An Easy Elegance

Heard the one about the waiter who wanted to be an actor? He finally got a part. As a waiter.

There is a similar inevitability to Rachel Ashwell's life: No matter what guise she assumes, she is who she is. Sometimes she is the artist, sometimes the tycoon. Yet the core character that shines through is a fearlessly creative entrepreneur. Offstage, she is a single mother who deliberately fashioned a career that would leave her time to be with her two children, ages 10 and 12.

Whether working as interior designer, author, merchant or television hostess, she operates with an unerring eye, unfailing confidence and an originality that initiates trends. These traits have sustained her Southern California-based Shabby Chic empire for 10 years, driving it toward the success few brands achieve.

The '90s commercial climate has been distinguished by carefully marketed personalities being used to sell merchandise. An identifiable star designer's name on a label--Ralph Lauren, Calvin Klein, Martha Stewart--has become a metaphor for qualities such as class, sexuality or self-assurance, which consumers have come to believe are as attainable as a polo shirt.

Ashwell's following is overwhelmingly female. Many of the women who want to own some of her Shabby Chic home furnishings are also, consciously or unconsciously, buying a piece of the image she projects: a hard-working mother who values beauty, comfort and practicality but has neither the patience nor inclination to insist on perfection.

"I'll turn 40 this year," Ashwell says, "and I'm more and more aware that life is so damned short. We can't get hung up on this anal, perfect view of things because it truly doesn't matter, as long as you see the big picture.

"I get the nicest letters from women who just seem to like me. I think it has to do with the fact that they really feel I'm not snobby. Yeah, I'm divorced. My life isn't so perfect, and it's fine if it's not. You still can have style and beauty around you. And I think when I show them how to do that, I make them feel that their lives are OK too."

Her Own Home

in Malibu

The road to Malibu is a little shabby, a cluttered obstacle course of potholes and construction barriers. For the last 10 months, Ashwell has been remodeling the home she bought there after moving from the oceanfront cottage she had rented nearby for almost a decade.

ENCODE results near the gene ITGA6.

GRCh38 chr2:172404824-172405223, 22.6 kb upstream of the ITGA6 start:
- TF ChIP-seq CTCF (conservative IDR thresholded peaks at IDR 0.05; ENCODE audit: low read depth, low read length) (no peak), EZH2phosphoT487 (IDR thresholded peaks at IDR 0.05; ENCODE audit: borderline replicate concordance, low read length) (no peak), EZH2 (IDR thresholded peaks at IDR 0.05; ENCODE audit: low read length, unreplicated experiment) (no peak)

The transformation of the new house, a light-filled warren of rooms surrounding a pool and robust garden, has been documented in her third book, "Home," which will be published next year. One of the book's themes is acceptance, an attitude Ashwell increasingly adopted as she decided which of the 50-year-old house's quirks she'd as soon live with as fix.

Not surprisingly, the house is a Shabby Chic lab, a place where her design philosophy takes three-dimensional form. Students of the style would note the pale palette; squooshy, oversized furniture dressed in droopy, white linen slipcovers; scruffy old lamps and chandeliers bagged on flea-market safaris; vintage wood furniture that, except for a few strategic dings and chips, has been coated in white paint; and colorful oils of plump flowers rendered by unsung artists.

Fat white candles and tarnished silver vases full of roses rest on tabletops. Like many things in the cozy living room, some of the blooms are past their prime. Their wilting petals don't diminish their beauty; the whole effect is an alluring celebration of age, a wizened rebuff to the slick, new-is-good aesthetic.

In fact, the Shabby Chic look is both grand and disheveled, rather like a once-elegant lady of the evening spied stumbling home at dawn, her makeup faded and her jewels askew.

Earrings Dress Up

a Simple Look

Early on a July morning, Ashwell wears no makeup, slim white jeans and a gray T-shirt. Antique crystal earrings lend a Shabby Chic flourish to her otherwise utilitarian appearance. Periodically, her son and daughter tramp through the room where she sits with an interviewer. Their mother working at home isn't an unfamiliar sight, and they are polite enough not to interrupt.

Yet Ashwell seems loathe to ignore them and makes an effort to include them in the discussion occasionally. As much as possible, she arranges her schedule around theirs and will take time off this summer to vacation with them.

"I manage to have a life, even though it's pretty jampacked full," she says. And does she make time to date? "No, I don't have a social life," she says with a grimace. "Zero."

Although she came to Los Angeles at 19, she still speaks with the accent of her native London. At first she found work styling wardrobes and rooms for commercials, specializing in period settings. No one who hired her cared that she had dropped out of school in her early teens.

What she lacked in formal education she made up for with taste, grit and inventiveness. In a way, she had grown up around professional foragers. Her father was a rare book dealer. Her mother collected, restored and resold antique dolls.

Ashwell found the dolls, with their beady glass eyes, creepy. "But my mother used to collect old lace, old straw hats, old ribbon and bits of old linen and make fabulous clothes for them in a very Shabby Chic sort of way," she remembers. "Other dealers would dress their dolls up in a very pretty, pretty way. She knew just when to stop in fixing them up, and I liked that she wouldn't make them quite perfect.

"Whether it was searching for a book or searching for the dolls or all the bits and bobs that my mother needed for them, it was a really interesting process going to the flea markets and just being around my parents finding stuff. The idea of my ever actually having a job was never shown to me. But I saw them both treasure hunting, if you like, and turning it into an entrepreneurial thing."